Published September 7, 2016
At a glance
- Prompted by low career readiness within his community, teacher Vic Worthington applied for and won three substantial grants to improve his class and district.
- Worthington created a lending library of educational resources and funded career-related excursions, among other things.
A teacher with no previous grant-writing experience but with an
ambitious idea applies for three major grants and gets all of them – the
funds totaling $135,000. What is the lesson?
Our teacher in question is Vic Worthington, Pitsco technology lab
teacher at Rochelle Middle School in Rochelle, Illinois. Worthington’s
quest for grant money began with the realization that his students
were not where they needed to be in terms of career readiness.
Two years ago, the Rochelle Chamber of Commerce released a
report showing that even though the town had no shortage of job
opportunities, a high unemployment rate existed among its populace.
“As a local teacher, I felt like a failure,” said Worthington. “I see my
mission as a teacher and coach to be showing my students the path to
their present and future successes. If local residents weren’t getting the
jobs available in the community, I felt like I had let the community down.”
TAKING THE SHOT
Working with the district, Worthington and others developed an
ambitious program concept to bring more career relevance and exposure
to students. But that meant money would be needed. Worthington had
never written a grant before, but he knew the hour had come. “I decided
that it was time to try doing something bigger. Win or lose, I wanted to at
least take my shot.”
This was spurred on by a bit of serendipity. Worthington was
approached by his superintendent in January 2014 with a grant
opportunity: Monsanto was offering their America’s Farmers Grow Rural
Education (AFGRE) grant in the amount of $10,000. The superintendent
wanted to know if Worthington had any plans to grow his technology
program. As it happened, the previous day Worthington had met with two
Pitsco reps, Todd Smith and Tom Bohr, and the trio had discussed ways to
use Worthington’s framework to go beyond lab facilitation. Worthington
had left the meeting inspired, and when his superintendent mentioned the
grant opportunity, Worthington pitched his program idea on the spot.
To cut to the chase, they won the $10,000 AFGRE grant. And not
only that, but the next year Worthington “expanded the focus” and
reapplied, this time with a $25,000 proposal. In August 2015, he won
again. And it didn’t end there. One of the AFGRE grant staffers noted
that another company, Farmers Insurance, was offering a $100,000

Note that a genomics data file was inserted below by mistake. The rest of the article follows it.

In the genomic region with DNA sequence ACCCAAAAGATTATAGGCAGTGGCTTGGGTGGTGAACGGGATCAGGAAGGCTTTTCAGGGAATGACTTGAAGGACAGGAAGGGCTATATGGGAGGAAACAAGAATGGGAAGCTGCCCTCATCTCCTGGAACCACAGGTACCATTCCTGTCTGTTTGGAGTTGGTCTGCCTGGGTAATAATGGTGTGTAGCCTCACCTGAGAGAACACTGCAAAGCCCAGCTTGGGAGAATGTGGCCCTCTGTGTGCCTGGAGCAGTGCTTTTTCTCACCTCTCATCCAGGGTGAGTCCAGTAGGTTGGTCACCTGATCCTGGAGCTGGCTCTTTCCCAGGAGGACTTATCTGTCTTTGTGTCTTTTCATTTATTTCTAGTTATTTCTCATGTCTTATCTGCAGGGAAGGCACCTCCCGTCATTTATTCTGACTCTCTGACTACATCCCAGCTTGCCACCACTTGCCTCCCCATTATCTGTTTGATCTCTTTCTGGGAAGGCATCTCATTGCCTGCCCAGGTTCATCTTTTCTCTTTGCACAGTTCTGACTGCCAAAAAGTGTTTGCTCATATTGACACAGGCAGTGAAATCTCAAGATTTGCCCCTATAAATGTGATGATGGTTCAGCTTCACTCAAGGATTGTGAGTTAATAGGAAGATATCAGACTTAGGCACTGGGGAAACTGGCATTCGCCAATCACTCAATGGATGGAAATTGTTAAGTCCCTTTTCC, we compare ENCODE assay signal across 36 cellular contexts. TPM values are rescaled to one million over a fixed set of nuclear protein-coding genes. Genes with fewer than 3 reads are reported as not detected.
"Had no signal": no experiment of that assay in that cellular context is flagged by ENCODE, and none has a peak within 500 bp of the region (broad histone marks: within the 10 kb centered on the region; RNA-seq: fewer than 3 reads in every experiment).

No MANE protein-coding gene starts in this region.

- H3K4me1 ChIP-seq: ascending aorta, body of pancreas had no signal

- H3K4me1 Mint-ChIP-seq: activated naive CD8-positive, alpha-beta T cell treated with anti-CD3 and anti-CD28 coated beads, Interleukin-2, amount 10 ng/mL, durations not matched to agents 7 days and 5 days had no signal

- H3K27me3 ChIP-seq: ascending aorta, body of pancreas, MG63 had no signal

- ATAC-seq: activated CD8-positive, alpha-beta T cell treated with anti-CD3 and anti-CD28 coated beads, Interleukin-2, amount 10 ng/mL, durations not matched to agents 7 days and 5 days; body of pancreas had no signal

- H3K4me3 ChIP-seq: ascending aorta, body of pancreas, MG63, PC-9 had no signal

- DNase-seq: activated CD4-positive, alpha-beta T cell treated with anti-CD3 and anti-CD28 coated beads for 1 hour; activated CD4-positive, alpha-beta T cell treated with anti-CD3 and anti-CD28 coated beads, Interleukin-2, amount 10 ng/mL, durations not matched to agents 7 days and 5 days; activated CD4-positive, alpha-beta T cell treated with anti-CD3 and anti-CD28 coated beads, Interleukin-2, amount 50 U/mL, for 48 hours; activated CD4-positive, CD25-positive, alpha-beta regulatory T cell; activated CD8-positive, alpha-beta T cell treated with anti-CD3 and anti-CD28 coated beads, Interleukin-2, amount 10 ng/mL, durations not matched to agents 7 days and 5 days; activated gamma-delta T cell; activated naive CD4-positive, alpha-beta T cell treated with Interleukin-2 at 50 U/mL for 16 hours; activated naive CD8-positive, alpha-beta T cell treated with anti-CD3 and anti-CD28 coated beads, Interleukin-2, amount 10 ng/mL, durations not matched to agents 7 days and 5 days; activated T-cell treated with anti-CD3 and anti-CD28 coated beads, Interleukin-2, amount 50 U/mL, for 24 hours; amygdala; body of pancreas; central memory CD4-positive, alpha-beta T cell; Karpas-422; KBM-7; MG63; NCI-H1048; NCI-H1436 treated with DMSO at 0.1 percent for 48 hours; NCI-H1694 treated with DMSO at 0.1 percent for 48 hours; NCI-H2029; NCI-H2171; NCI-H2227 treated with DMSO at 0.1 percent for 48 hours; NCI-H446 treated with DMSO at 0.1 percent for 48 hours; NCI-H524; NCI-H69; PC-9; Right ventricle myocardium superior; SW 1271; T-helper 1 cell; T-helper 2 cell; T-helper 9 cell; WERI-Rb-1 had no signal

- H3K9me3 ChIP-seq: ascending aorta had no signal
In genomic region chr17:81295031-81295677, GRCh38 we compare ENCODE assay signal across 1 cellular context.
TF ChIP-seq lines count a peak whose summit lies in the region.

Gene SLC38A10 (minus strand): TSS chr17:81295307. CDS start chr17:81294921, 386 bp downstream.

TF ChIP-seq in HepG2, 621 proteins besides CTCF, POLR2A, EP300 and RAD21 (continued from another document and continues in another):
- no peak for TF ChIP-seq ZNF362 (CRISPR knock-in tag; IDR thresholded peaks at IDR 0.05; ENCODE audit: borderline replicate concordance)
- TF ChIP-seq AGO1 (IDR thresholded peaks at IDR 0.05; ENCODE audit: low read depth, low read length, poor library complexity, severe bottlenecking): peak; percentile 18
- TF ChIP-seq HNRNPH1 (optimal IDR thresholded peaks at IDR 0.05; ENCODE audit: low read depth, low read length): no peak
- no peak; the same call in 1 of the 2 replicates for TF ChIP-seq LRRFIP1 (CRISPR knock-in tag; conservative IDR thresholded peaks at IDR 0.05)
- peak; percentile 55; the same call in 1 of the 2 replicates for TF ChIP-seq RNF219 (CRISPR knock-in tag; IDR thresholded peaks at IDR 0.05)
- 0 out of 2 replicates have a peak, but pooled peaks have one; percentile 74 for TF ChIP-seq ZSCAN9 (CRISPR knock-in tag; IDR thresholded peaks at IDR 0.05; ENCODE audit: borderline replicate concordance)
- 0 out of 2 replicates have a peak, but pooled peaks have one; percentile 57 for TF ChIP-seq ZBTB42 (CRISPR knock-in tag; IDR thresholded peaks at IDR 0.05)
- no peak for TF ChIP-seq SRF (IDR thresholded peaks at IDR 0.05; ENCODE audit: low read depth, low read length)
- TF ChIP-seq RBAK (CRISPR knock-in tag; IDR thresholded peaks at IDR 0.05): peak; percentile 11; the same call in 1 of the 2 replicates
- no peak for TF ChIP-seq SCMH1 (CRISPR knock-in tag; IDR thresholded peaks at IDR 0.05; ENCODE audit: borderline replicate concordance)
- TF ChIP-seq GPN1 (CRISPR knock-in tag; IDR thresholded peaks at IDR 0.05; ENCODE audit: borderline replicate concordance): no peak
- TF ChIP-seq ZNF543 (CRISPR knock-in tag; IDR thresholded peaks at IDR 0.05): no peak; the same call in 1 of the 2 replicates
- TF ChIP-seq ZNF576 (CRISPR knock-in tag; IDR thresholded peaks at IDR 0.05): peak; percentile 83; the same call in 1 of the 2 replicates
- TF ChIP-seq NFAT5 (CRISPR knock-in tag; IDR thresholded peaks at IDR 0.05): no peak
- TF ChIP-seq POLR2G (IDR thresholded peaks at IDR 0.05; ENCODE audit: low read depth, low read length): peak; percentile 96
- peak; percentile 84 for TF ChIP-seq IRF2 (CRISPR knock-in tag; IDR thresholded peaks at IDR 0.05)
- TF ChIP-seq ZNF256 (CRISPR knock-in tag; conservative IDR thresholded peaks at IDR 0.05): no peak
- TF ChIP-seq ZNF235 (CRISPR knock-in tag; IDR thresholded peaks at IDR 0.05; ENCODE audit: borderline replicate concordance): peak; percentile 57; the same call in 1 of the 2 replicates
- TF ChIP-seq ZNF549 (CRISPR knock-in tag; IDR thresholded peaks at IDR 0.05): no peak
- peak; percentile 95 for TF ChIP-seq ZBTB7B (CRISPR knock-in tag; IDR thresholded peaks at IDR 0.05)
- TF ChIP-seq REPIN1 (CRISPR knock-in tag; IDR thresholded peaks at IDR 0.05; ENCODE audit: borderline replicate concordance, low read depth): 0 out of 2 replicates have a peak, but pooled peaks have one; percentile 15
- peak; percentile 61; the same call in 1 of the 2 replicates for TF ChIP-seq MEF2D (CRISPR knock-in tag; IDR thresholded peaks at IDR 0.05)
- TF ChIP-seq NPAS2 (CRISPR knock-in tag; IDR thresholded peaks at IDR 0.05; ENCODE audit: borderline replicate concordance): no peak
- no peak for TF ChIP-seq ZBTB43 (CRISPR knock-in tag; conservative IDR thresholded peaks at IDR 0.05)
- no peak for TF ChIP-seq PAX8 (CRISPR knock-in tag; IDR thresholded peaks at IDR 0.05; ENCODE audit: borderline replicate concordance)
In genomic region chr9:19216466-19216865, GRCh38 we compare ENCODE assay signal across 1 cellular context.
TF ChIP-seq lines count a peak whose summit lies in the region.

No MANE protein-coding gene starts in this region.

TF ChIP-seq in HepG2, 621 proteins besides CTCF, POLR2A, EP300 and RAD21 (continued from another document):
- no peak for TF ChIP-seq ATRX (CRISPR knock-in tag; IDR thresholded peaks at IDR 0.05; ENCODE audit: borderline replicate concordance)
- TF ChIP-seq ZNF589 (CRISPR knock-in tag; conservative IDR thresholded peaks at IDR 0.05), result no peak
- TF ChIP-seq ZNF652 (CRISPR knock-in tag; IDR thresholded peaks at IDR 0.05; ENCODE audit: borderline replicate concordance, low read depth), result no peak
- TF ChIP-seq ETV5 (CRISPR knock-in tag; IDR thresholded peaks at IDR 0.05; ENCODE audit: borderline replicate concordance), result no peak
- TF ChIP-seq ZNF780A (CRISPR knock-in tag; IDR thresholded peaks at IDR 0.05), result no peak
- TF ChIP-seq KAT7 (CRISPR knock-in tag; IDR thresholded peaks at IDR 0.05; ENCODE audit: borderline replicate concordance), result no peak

program, Thank America’s Teachers. Worthington applied – and won.
To date, Worthington’s total grant winnings amount to $135,000
in funds. The first grant went toward updating Worthington’s lab,
adding titles with a focus on agriculture: Aquaculture, Soils, Horticulture,
and Sustainable Agriculture. He also added Audio Broadcasting and a
simulated agri-news segment activity.
The second Monsanto grant also went in part toward new Modules:
Home Makeover, Math Behind Your Meals, and Breakfast Nutrition. But this time
the reach also extended beyond Worthington’s lab. One of the goals of the
Monsanto grant was to increase math and science across grade levels. To this
end, Worthington made several purchases with the whole district in mind.
“I purchased a 3-D printer, straw rocket launchers, maglev tracks,
TETRIX® robot classroom kits, hot-air balloon kits and launchers, and a
few other things. We basically have a lending library for any classroom in
the district that needs some fancy science or math toys to help reinforce
concepts or do culminating activities to various classroom units.”
With the Farmers Insurance grant, Worthington once more looked
toward the benefit of his district, and it was with these funds he pushed
the career-literacy program to great heights. The program emphasizes
contact between students and professionals. This includes a visit by
a local registered nurse or firefighter to provide CPR/AED training for
students in Rochelle Middle School’s health class, dialogues between
successful district alums and present students in various classes, and even
field trips for Worthington’s students to locations (farms, a grain elevator
company) relevant to the agriculture-themed Modules they experienced.
The program has even extended the value of the Modules to
those not in the lab. According to Worthington, the band and chorus
programs are utilizing elements of both the Audio Broadcasting and
Music & Sound Modules and teleconferencing with alums working on
the traveling companies for two major Nashville recording artists.
RISING TO A CHALLENGE
The last two years have given Worthington a new perspective.
Thinking back to his early days as a lab teacher, he remembers seeing
numerous grant notices and promotions in Pitsco publications. Of course,
the potential benefits were always attractive, but the application process
itself seemed daunting. It wasn’t until Worthington took a leap of faith
that his dreams for his classroom and his school became real for him.
As it turns out, he wasn’t wrong about the grant application
process. It was challenging. “To some extent to get these big grants
it was a lot of paperwork. My Farmers Insurance grant was 42 pages
when all was said and done. But it paid off.”
Worthington still feels some hesitation about applying for
additional grants. After all, he has been batting a thousand so far. Why
screw up a perfect record? But he has come to the realization that
when it comes to the grant process and his vision for education, he is
going to keep stepping up to the plate.